MABUX: Bunker market this morning, Jan 27
The Bunker Review was contributed by Marine Bunker Exchange (MABUX)
MABUX World Bunker Index (consists of a range of prices for 380 HSFO, 180 HSFO and MGO (Gasoil) in the main world hubs demonstrated irregular changes on January 24:
380 HSFO: USD/MT – 380.26 (+0.08)
VLSFO: USD/MT – 609.00 (-6.00)
MGO: USD/MT – 656.06 (-3.55)
Meantime, world oil indexes fell on Jan.24 as concerns that a coronavirus will spread farther in China, the world’s second-largest oil consumer, curbing travel and oil demand.
Brent for March settlement decreased by $1.35 to $60.69 a barrel on the London-based ICE Futures Europe exchange. West Texas Intermediate for March fell by $1.40 to $54.19 a barrel on the New York Mercantile Exchange. The Brent benchmark traded at the premium of $6.50 to WTI. Gasoil for February delivery declined by $9.50.
Today morning oil indexes continue to decline as the rising number of cases of the new coronavirus in China and city lockdowns there deepened concerns over oil demand.
The virus that has killed 80 people and infected more than 2,7 has prompted the suspension of public transport in 10 Chinese cities, while cases of infection have been found in several other Asian countries, France and the United States. Health authorities fear the infection rate could accelerate over the Lunar New Year holiday, when millions of Chinese travel. Experience with previous outbreaks such as SARS in 2003 and MERS from 2012 suggests the economic impact of an epidemic is relatively small. However, the market remains vulnerable to any disappointing news about consumption.
The Economist Intelligence Unit said in a report Jan.23 that the virus could shave between 0.5 to 1 percentage point off China’s gross domestic product growth this year against a baseline forecast of 5.9 per cent. On the energy front, the outbreak has already downed demand for 200,000 barrels of refined oil products. In China’s Hubei province, where the disease was first noted, the shutdown of transportation has probably eliminated about 50,000 to 70,000 barrels a day of demand. Separately, Goldman Sachs said that it anticipated a 260,000-barrels-per-day negative shock to global oil demand on average, including a 170,000-bpd loss of jet fuel demand, from the 2019-nCoV. Its analysis was based on comparison with the 2003 SARS health epidemic, which shook global markets, including oil.
The latest U.S. rig count data, an indication of future supply from the world’s largest crude producer, did little to support oil prices as energy firms added oil rigs for a second consecutive week. Companies added three oil rigs in the week to Jan. 24, bringing the total count to 676. In the same week a year ago, there were 862 active rigs.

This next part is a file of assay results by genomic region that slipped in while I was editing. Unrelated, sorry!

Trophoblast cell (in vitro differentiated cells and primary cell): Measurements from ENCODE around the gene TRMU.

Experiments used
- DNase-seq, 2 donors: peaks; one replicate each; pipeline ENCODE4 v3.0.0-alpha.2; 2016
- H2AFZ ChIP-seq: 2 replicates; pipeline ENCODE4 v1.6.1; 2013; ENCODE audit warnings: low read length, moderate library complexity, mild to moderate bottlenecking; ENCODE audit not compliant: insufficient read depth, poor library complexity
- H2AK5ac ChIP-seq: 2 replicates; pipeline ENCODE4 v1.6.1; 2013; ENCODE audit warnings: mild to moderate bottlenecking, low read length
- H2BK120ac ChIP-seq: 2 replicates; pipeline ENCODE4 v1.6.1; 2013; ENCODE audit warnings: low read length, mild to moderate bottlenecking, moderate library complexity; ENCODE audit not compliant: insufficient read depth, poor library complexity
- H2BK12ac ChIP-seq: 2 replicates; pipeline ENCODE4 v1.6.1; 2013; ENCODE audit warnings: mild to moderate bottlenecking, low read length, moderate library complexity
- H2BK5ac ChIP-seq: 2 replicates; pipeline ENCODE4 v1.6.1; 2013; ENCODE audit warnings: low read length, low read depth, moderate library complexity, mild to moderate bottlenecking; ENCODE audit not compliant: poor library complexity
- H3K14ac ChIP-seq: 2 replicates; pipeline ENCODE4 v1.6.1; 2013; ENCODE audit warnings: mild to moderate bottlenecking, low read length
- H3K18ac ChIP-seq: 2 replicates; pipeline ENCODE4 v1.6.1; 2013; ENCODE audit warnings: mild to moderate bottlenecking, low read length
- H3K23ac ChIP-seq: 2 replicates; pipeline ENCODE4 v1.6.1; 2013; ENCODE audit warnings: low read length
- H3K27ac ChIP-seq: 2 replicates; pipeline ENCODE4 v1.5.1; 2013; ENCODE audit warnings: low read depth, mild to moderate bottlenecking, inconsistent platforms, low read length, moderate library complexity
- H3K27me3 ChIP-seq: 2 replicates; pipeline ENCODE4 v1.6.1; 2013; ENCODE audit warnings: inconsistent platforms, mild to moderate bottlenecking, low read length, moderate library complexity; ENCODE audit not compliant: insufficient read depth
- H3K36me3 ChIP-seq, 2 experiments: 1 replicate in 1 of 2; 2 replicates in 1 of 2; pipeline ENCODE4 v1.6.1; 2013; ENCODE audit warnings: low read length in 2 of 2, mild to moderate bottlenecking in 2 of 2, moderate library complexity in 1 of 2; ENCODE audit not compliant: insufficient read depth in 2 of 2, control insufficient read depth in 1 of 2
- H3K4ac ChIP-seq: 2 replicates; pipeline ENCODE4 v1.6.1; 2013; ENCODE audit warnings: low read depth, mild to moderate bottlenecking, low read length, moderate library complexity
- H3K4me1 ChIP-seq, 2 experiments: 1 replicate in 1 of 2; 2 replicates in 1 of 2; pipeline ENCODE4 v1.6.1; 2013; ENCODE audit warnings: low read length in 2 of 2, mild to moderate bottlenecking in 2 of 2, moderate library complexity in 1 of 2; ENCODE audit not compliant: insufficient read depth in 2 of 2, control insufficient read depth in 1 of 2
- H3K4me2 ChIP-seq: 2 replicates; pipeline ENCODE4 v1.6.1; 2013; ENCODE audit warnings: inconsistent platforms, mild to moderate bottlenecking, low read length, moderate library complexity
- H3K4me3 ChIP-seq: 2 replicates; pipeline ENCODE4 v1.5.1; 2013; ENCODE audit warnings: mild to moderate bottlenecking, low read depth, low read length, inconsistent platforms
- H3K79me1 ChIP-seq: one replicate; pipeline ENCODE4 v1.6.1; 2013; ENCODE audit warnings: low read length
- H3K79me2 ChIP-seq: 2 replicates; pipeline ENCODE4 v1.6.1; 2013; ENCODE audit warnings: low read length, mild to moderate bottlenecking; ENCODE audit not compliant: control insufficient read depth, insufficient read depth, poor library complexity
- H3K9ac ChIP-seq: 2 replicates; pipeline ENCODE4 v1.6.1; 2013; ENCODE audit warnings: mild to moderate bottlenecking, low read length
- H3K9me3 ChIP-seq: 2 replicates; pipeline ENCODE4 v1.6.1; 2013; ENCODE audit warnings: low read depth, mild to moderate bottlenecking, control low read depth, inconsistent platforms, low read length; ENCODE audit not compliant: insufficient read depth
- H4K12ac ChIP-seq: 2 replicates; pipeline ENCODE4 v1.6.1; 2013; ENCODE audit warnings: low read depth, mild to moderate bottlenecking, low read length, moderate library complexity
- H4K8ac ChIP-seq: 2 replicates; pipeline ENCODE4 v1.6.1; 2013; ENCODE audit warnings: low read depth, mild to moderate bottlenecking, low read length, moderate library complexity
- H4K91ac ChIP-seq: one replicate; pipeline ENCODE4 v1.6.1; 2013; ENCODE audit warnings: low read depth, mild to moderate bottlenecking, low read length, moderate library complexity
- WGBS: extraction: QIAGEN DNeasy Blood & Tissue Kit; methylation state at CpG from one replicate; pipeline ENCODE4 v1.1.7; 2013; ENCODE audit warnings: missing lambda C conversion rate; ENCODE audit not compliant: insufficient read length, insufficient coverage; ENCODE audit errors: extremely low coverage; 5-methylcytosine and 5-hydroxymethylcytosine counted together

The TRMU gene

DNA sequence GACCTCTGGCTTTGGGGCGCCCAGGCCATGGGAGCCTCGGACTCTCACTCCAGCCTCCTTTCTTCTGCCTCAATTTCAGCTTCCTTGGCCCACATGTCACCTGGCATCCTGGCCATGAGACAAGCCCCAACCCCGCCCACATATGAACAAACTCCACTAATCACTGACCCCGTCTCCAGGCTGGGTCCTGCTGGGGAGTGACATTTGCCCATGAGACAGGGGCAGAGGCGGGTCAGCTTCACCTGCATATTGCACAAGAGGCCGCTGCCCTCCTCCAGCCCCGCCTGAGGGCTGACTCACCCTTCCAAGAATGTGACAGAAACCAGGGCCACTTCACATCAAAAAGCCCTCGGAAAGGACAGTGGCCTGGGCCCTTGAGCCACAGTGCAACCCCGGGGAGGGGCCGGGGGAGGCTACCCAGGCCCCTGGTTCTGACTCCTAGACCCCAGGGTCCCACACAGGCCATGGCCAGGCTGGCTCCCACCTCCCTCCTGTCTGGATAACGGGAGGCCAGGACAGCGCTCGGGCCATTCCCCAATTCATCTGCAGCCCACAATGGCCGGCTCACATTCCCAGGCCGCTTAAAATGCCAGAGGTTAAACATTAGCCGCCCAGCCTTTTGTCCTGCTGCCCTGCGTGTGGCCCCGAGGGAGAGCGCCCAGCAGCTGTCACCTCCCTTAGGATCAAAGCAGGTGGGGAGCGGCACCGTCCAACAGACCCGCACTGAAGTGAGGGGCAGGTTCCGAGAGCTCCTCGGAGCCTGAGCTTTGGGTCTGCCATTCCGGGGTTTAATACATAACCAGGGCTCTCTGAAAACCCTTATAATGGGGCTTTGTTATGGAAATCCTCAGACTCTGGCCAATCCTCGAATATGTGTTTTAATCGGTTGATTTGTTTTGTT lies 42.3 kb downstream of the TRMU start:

Also the U.S. government’s latest supply report on Jan.23 showed gasoline stockpiles grew for an 11th consecutive week to a record high. At the same time, U.S. oil production from tight formations increased in 2019, accounting for 64% of total U.S. crude oil production. This share grew because of the increasing productivity of new wells that were brought online during 2019. The growing initial production rates have helped oil production from tight formations to increase despite the slowdowns in drilling activity when oil prices fell between 2015 and 2016. Since 2017, recovering oil prices and more efficient production from new wells have helped producers cover costs of drilling, production, and the development of new technologies.
According to OPEC figures, oil inventories in the wider industrialized world are above the five-year average, which analysts say is limiting the impact of supply losses. The prospect of further steps by OPEC+, could offer support going forward. OPEC+ has been mostly limiting supply since 2017 and on Jan. 1 deepened a cut in output. Moreover, OPEC members are discussing a potential extension of the oil production cuts through the end of 2020. Talks are at early stages, but there is an understanding that after March, the cuts should be extended until the end of the year.
A blockade of major Libyan oil ports is damaging the economy and must be quickly resolved, the Tripoli-based central bank governor told on Jan.24, adding that Libya could run a budget deficit in 2020 as a result. Libya's internationally recognized prime minister Fayez al-Serraj has warned of catastrophe if the week-long blockade by eastern-based commander Khalifa Haftar's forces, which has cut oil output to almost zero, is not lifted. Previously, oil production was 1.2 million barrels a day.
U.S. President Donald Trump on Friday signed a proclamation increasing tariffs on derivative steel products by an additional 25 percent and boosting duties on derivative aluminum products by an additional 10 percent. He said Argentina, Australia, Brazil, Canada, Mexico and South Korea are exempt from the additional tariffs on derivative steel products, and Argentina, Australia, Canada and Mexico are exempt from the added duties on derivative aluminum articles.
Trump has imposed tariffs on imported steel and aluminum to help boost U.S. production, which he says is a national security issue.
We expect bunker prices will continue to fall: 5-7 USD down for IFO, 7-9 USD down for MGO.